Regardless of whether you strive for the United States of Europe or tend to be rather sceptical about more and more national sovereignty being shifted to Brussels – we might agree on the fact that exchange between people from different European countries is essentially a good thing. This magazine certainly does believe in the virtues of bringing Europeans together. So we bring you the top five structures that actually did, do or will help to connect people of different European nationalities, ethnicities, cultures and religions – symbolically as well as physically.

# 5: Gotthard Base TUnnel

Photo: Daniel Schwen (CC BY-SA-2.5)
The construction site of the Gotthard Base Tunnel deep below the Alps

31 March 1996, deep below the Alps: drilling experts are carrying out geologic tests, when suddenly a mixture of water and sand bursts out of the walls. The drillers have struck the Piora Mulde, one of around 90 'geological problem zones' to be overcome in order to build the longest rail-tunnel in the world. The workers are lucky and nobody is injured. Within the 14-year construction period of the Gotthard Base Tunnel, eight of the 2,500 workers involved are less fortunate. They die in accidents repeatedly occurring during the completion of one of the world's most spectacular technological projects.

Drilling a tunnel underneath 3,000 metres of rock is a dangerous and highly sophisticated endeavour. Various experts doubted whether the project could succeed at all. The geology was unknown and potential problems could not be anticipated in advance. Consequently, the overall costs for the AlpTransit project (which also encompasses some other, smaller tunnel projects) ultimately nearly doubled to 15 billion euros. However, throughout its implementation, the project enjoyed strong support among the Swiss population, which gave its approval in a referendum in 1992.

It is ironic that the Swiss of all people pay billions of their taxes for a project of such European character without batting an eyelid. After all, this major contribution to the European high-speed rail network benefits their neighbour states more than it benefits them. When the tunnel opens in 2017 it will significantly decrease travel time through the Alps for both passengers and freight and thus move Northern and Southern Europe closer to each other. Indeed a very European move by this non-EU country.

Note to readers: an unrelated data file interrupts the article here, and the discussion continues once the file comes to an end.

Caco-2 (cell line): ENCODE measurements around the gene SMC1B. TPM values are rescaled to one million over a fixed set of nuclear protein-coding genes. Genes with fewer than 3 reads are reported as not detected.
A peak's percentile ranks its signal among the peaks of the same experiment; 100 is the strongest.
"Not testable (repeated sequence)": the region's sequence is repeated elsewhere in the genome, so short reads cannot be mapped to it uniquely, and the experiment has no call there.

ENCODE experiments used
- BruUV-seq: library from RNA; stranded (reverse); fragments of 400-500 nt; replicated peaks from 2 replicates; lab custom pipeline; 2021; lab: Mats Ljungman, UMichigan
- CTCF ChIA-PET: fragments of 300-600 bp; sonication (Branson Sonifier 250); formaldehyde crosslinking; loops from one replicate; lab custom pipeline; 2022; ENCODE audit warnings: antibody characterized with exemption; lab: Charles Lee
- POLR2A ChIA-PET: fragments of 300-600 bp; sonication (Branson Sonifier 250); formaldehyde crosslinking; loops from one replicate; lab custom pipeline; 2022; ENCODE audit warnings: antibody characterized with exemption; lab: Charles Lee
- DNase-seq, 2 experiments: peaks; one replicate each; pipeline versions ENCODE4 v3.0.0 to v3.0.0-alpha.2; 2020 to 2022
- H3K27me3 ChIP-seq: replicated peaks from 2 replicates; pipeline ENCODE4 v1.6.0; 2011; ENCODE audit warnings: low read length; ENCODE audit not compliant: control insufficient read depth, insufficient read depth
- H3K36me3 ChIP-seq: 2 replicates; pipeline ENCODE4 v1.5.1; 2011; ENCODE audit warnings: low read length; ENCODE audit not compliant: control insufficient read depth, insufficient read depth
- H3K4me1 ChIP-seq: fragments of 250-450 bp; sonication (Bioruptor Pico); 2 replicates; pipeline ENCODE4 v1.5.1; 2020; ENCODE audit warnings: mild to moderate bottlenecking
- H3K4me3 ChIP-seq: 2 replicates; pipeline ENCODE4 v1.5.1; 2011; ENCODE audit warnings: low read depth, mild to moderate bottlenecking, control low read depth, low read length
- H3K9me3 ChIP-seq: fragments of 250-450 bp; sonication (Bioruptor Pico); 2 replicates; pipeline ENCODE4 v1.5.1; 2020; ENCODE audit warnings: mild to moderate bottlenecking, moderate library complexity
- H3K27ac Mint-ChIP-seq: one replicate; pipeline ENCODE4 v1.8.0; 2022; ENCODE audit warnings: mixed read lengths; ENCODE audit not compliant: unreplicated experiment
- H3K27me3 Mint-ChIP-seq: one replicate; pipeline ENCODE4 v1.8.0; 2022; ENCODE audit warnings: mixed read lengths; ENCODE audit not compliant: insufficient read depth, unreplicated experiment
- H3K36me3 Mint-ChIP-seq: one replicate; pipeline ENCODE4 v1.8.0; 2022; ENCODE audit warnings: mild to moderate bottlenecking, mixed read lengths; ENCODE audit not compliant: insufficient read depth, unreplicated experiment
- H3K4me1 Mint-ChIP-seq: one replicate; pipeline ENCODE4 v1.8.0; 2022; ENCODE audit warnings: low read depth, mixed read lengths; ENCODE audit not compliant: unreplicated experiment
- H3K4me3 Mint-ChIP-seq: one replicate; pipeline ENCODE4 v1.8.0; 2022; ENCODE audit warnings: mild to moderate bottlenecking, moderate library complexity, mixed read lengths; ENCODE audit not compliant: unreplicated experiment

# 4: Charles Bridge

According to a legend, Charles IV ordered egg yolks to be added to the bridge's mortar in order to increase its stability. It might have been these egg yolks that ensured the long lifespan of Charles Bridge. Ever since the Czech king and Holy Roman Emperor commissioned its construction in 1357, the Gothic stone bridge has been an important traffic link and one of Prague's finest landmarks. Populated by artists, musicians and souvenir merchants as well as both tourists and locals, the bridge remains the main pedestrian route between the two banks of the Vltava.

However, it always linked more than just Prague's Old Town and its 'Lesser Quarter'. The oldest still existing bridge crossing the Vltava has been an integral part of the trade routes between Eastern and Western Europe and contributed to the rise of Prague as a trade city. As one of the oldest connections between East and West it remains a major symbol for the linkage of the two parts of Europe that have been artificially separated for more than half a century but are now unmistakably connected again.

Meanwhile the question of whether eggs were used for its construction or not remains contested. In 2008, an analysis by the ICT Prague confirmed protein ingredients in the cement. However, around one year later, scientists from Charles University came up with a different result.

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